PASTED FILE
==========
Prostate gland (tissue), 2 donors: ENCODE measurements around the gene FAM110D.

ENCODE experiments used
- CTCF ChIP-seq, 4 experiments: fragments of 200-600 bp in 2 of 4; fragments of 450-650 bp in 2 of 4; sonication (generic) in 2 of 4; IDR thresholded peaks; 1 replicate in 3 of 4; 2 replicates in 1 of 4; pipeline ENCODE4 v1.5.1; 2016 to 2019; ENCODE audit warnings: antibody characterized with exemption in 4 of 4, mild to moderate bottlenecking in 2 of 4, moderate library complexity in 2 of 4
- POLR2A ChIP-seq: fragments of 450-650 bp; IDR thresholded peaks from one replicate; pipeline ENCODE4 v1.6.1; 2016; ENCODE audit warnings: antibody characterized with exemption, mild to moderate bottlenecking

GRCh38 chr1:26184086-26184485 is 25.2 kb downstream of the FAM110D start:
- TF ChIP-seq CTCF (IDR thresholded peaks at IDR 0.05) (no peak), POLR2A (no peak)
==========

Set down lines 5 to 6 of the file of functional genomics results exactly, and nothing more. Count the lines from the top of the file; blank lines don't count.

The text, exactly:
GRCh38 chr1:26184086-26184485 is 25.2 kb downstream of the FAM110D start:
- TF ChIP-seq CTCF (IDR thresholded peaks at IDR 0.05) (no peak), POLR2A (no peak)